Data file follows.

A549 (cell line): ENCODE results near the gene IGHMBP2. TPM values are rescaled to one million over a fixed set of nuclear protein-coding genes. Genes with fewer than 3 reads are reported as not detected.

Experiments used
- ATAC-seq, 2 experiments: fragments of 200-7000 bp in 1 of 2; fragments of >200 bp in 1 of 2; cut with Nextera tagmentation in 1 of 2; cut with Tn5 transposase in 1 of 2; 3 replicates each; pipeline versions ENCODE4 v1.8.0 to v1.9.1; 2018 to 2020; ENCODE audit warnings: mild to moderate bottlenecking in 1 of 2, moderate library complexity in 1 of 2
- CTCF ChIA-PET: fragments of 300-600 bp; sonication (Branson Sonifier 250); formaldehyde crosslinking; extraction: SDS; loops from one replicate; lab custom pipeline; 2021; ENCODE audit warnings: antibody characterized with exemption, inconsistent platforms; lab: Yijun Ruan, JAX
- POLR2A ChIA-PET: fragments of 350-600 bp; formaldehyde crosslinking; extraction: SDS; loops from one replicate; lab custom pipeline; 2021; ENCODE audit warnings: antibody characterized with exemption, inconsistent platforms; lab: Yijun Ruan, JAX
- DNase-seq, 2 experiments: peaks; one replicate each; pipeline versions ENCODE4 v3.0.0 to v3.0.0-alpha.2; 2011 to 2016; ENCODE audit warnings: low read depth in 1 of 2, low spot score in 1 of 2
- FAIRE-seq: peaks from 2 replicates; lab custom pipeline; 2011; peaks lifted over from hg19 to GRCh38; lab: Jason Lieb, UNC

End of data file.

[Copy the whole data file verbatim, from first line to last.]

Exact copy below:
A549 (cell line): ENCODE results near the gene IGHMBP2. TPM values are rescaled to one million over a fixed set of nuclear protein-coding genes. Genes with fewer than 3 reads are reported as not detected.

Experiments used
- ATAC-seq, 2 experiments: fragments of 200-7000 bp in 1 of 2; fragments of >200 bp in 1 of 2; cut with Nextera tagmentation in 1 of 2; cut with Tn5 transposase in 1 of 2; 3 replicates each; pipeline versions ENCODE4 v1.8.0 to v1.9.1; 2018 to 2020; ENCODE audit warnings: mild to moderate bottlenecking in 1 of 2, moderate library complexity in 1 of 2
- CTCF ChIA-PET: fragments of 300-600 bp; sonication (Branson Sonifier 250); formaldehyde crosslinking; extraction: SDS; loops from one replicate; lab custom pipeline; 2021; ENCODE audit warnings: antibody characterized with exemption, inconsistent platforms; lab: Yijun Ruan, JAX
- POLR2A ChIA-PET: fragments of 350-600 bp; formaldehyde crosslinking; extraction: SDS; loops from one replicate; lab custom pipeline; 2021; ENCODE audit warnings: antibody characterized with exemption, inconsistent platforms; lab: Yijun Ruan, JAX
- DNase-seq, 2 experiments: peaks; one replicate each; pipeline versions ENCODE4 v3.0.0 to v3.0.0-alpha.2; 2011 to 2016; ENCODE audit warnings: low read depth in 1 of 2, low spot score in 1 of 2
- FAIRE-seq: peaks from 2 replicates; lab custom pipeline; 2011; peaks lifted over from hg19 to GRCh38; lab: Jason Lieb, UNC